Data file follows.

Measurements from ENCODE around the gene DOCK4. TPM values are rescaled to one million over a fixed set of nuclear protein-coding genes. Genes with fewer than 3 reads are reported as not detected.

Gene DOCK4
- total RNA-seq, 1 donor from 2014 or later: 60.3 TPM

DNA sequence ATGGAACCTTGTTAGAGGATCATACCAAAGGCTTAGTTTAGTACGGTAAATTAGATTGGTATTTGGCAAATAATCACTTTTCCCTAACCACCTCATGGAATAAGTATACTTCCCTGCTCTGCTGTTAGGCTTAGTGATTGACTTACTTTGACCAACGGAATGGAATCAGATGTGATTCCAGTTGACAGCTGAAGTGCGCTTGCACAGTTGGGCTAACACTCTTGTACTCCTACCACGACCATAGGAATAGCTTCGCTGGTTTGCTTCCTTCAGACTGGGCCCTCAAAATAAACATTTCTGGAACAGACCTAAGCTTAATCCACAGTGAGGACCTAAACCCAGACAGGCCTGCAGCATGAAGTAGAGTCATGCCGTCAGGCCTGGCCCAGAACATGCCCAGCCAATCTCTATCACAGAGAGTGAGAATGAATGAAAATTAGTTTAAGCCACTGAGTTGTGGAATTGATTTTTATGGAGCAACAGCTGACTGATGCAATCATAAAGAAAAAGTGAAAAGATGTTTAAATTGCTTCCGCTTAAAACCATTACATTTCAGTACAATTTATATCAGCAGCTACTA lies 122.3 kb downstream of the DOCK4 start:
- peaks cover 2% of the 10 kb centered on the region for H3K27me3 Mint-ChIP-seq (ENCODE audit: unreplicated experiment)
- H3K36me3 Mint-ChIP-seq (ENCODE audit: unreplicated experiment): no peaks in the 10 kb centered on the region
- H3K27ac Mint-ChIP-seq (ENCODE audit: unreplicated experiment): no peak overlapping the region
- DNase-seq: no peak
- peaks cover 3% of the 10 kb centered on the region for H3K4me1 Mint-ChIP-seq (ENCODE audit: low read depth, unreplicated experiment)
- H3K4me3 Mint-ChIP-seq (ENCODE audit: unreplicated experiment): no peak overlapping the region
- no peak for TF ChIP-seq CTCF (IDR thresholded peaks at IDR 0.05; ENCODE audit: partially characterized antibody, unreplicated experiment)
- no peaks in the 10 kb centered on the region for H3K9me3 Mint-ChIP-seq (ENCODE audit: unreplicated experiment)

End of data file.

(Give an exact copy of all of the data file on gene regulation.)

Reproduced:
Measurements from ENCODE around the gene DOCK4. TPM values are rescaled to one million over a fixed set of nuclear protein-coding genes. Genes with fewer than 3 reads are reported as not detected.

Gene DOCK4
- total RNA-seq, 1 donor from 2014 or later: 60.3 TPM

DNA sequence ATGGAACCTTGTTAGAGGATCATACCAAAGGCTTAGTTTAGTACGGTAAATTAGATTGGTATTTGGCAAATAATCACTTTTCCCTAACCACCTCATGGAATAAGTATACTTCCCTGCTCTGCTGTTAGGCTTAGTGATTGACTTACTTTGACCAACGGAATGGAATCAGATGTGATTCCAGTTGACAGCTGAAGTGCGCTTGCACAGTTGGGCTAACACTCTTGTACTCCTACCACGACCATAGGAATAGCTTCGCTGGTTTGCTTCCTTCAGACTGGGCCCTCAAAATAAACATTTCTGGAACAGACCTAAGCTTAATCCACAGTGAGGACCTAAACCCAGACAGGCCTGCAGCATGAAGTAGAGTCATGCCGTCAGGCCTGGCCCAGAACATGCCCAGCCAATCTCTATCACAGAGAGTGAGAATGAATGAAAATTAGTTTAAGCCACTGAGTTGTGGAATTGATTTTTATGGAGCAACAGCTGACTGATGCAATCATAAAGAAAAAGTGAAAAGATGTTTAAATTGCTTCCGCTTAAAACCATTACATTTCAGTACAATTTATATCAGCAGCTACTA lies 122.3 kb downstream of the DOCK4 start:
- peaks cover 2% of the 10 kb centered on the region for H3K27me3 Mint-ChIP-seq (ENCODE audit: unreplicated experiment)
- H3K36me3 Mint-ChIP-seq (ENCODE audit: unreplicated experiment): no peaks in the 10 kb centered on the region
- H3K27ac Mint-ChIP-seq (ENCODE audit: unreplicated experiment): no peak overlapping the region
- DNase-seq: no peak
- peaks cover 3% of the 10 kb centered on the region for H3K4me1 Mint-ChIP-seq (ENCODE audit: low read depth, unreplicated experiment)
- H3K4me3 Mint-ChIP-seq (ENCODE audit: unreplicated experiment): no peak overlapping the region
- no peak for TF ChIP-seq CTCF (IDR thresholded peaks at IDR 0.05; ENCODE audit: partially characterized antibody, unreplicated experiment)
- no peaks in the 10 kb centered on the region for H3K9me3 Mint-ChIP-seq (ENCODE audit: unreplicated experiment)